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With Rick Santorum's withdrawal from the race for the Republican presidential nomination, Mitt Romney is now, finally, who he has been saying he is all along: the inevitable nominee. Romney has been acting the part since the outset of his campaign. Now, with an insurmountable delegate lead, he can play it with conviction.

Santorum's withdrawal should cause most Republicans to breathe a sigh of relief. It means the end of divisive intraparty campaigning that featured Romney and Santorum and their surrogates firing ugly televised attacks at each other in primary states. Those attack ads and debate barbs undercut both candidates in the minds of voters and have dominated the news for months, to the delight of President Obama and his supporters.

The only Republicans who will lament the end of this primary warfare are the diehard supporters of Santorum or Newt Gingrich or Ron Paul who believe that Romney is not conservative enough on either money or social issues, or they do not trust him because of his Mormon faith. Some of the questions about Romney's conservatism are legitimate, given his support while governor for the Massachusetts health care reform that became a model for Obamacare and his shifting stance on abortion, to name just two examples.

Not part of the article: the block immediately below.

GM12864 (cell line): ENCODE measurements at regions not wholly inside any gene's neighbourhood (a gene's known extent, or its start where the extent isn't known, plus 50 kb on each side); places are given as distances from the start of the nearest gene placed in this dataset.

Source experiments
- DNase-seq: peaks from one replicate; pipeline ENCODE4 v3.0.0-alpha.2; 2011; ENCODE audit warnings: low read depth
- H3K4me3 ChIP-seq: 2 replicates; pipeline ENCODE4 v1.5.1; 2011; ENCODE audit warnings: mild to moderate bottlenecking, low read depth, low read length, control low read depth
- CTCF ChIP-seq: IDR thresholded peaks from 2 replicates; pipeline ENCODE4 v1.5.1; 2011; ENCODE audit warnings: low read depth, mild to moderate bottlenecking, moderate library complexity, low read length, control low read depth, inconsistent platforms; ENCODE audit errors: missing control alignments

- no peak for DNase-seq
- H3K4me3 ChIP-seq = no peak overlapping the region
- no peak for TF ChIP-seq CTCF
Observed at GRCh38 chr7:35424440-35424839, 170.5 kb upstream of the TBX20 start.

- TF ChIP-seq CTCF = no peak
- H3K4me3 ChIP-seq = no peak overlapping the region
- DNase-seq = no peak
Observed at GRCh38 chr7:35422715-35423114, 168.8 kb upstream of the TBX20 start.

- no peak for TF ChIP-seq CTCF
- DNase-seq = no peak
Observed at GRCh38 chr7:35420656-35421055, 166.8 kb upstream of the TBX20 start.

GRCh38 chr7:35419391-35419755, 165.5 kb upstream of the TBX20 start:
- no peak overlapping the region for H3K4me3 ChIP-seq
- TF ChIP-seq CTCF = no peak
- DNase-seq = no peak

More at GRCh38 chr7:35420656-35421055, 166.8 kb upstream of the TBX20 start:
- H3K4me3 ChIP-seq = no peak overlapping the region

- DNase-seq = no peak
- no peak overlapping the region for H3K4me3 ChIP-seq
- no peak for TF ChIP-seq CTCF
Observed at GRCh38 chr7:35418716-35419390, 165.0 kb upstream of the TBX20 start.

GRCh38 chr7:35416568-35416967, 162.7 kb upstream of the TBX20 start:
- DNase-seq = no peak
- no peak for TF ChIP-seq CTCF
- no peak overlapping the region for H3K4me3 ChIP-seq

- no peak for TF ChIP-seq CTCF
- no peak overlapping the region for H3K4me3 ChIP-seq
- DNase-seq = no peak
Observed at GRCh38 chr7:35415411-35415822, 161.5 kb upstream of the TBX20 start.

By contrast, the doubts based on Romney's Mormon faith are not legitimate, any more than were those of the bigots who distrusted JFK because of his Roman Catholicism. This is doubly ironic in the context of the campaign for the GOP nomination because Santorum is Catholic.

Now that Santorum has withdrawn, Romney will be free to focus his fire exclusively on President Obama, a Romney campaign tactic that has been derailed repeatedly this year by GOP internecine warfare. Presumably, the Romney campaign also can husband its financial resources for use in the general election race. There already are reports that the Romney campaign will begin almost immediately to coordinate more closely with the national party's political strategists.

What this means for most American voters is that an already too long campaign will appear even longer.

Santorum's effect on the campaign has been considerable. He got much further with fewer financial resources than almost anyone expected, and he won some upset victories. But by focusing repeatedly on his extreme positions on contraception and abortion, he also alienated many women voters from his party. If Romney loses in November, Santorum will have played a role.

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